Private company Inzuvect, trading as LNR Forest Estate, has partnered with forestry expert Merensky Timber to research ecosystem restoration on mining properties.
LNR will, from the first week of March and over the next decade research and, in due course, implement solutions to ensure sustainable livelihoods and biodiversity in post-mining economies.
The company intends to engage and partner with a South African mining community to conduct research near some of its sites.
The company is responding to the global call of managing biodiversity, climate change, food security and livelihoods, in accordance with the United Nation’s Wildlife theme for 2021 – “Forestry and Livelihoods” and Sustainable Development Goals 2, 13 and 15, relating to food security, health, land degradation and climate change.
Rehabilitated mining land can serve as carbon catchment areas, with restored biodiversity and perhaps even sources of fresh water with the correct restoration practices, explains project coordinator and LNR lead researcher Lindiwe Ringane.
The project will integrate mining, conservation and biodiversity, towards creating a realistic green sustainable economy that will be meaningful to mining communities beyond 2035.
“The project seeks to restore tree and vegetation growth around mining sites situated entirely within village settings. The aim is to stabilise tailings to prevent runoff of toxic materials into streams, and reduce the volumes of water seepage through acidic and heavy metal contaminated material and, importantly, mitigate climate change."
LNR aims to improve water quality in these post-mining-economy areas, as well as soil quality for future agricultural activities. The company will address the needs of the soil and prepare for the kind of future that is necessary and more environment-friendly in the region.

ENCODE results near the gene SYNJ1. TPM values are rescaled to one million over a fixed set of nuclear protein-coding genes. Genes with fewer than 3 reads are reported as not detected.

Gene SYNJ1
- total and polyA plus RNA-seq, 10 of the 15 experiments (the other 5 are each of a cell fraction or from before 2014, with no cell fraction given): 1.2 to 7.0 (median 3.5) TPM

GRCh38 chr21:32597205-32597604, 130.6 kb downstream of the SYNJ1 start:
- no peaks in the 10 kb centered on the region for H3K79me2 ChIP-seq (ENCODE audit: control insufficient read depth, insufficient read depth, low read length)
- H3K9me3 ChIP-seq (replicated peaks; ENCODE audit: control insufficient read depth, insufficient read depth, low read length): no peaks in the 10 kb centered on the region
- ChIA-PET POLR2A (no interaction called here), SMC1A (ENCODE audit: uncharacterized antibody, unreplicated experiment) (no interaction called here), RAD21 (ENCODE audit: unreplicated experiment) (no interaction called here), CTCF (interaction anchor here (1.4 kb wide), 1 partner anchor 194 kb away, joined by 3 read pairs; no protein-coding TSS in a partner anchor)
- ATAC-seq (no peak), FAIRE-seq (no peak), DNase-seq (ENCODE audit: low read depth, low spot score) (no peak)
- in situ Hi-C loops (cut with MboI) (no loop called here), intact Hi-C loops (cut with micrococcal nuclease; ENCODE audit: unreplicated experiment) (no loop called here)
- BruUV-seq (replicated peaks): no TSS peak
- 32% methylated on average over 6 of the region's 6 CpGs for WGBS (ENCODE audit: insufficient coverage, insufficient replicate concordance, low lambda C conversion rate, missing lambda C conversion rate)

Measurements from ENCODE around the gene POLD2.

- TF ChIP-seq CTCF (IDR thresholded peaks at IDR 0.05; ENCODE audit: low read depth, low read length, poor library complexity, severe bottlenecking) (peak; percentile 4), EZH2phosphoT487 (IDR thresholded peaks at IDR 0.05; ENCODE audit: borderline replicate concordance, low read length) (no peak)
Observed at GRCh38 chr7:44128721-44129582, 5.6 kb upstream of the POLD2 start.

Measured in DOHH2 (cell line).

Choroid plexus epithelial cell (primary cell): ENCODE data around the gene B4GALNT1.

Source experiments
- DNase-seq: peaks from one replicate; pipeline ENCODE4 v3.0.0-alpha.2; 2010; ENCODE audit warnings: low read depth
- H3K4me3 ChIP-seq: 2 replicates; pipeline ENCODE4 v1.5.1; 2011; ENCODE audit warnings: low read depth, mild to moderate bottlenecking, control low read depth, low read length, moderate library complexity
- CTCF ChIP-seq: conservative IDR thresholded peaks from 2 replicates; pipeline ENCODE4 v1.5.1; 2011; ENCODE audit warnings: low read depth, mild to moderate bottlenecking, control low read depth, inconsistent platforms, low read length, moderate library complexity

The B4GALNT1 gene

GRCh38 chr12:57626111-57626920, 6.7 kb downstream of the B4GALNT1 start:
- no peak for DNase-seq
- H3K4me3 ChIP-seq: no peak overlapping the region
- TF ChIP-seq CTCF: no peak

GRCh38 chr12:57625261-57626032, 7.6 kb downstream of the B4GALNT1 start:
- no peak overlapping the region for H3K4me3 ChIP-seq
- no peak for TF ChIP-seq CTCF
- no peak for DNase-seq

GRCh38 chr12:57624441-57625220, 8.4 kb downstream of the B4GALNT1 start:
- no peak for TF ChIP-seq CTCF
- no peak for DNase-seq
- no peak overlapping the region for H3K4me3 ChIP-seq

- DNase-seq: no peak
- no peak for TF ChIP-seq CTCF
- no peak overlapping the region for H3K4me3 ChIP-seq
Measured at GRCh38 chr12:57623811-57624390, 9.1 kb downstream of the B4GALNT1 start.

Ringane tells Engineering News & Mining Weekly that LNR will look to first start its research and implementation in one area, near a mine, and find out what the community objectives are for the land post mining.
LNR has engaged with the Montana Technology University, in the US, specifically Professor Paul Conrad and Professor Scott Rosenthal, considering the research they have conducted on mining rehabilitation and preparing land for an entire ecosystem – incorporating conservation, preservation, restoration and other environmentally responsible activities.
Ringane believes climate change should not only be discussed, but says there must be activities and implementation for mitigation. “Before we can talk about advanced technology, we need to understand what happens in the real sense of nature.”
She adds that LNR will duplicate biodiversity restoration successes from their initial trial area to other sites to build more carbon capture sites and secure more clean water resources.
She believes LNR resonates with mining companies that envision sustainable land restoration beyond mining.
Ringane points out that restoring biodiversity in-itself presents opportunity for forestry activity, such as wood lots that are managed responsibly, which would also help to re-establish an economy in mining communities, or for renewable energy plants, agriculture and tourism, if original indigenous plants can be restored in the area.
She says land degradation neutrality will enable the sustainable provision of renewable energy, which will in turn contribute to the green economy of South Africa.
Essentially LNR aims for its work to become a catalyst for mining rehabilitation and ecosystem restoration, while making sense for the mining economy to engage in these activities.
“Let us integrate conservationists and engineers and start actioning solutions,” she concludes.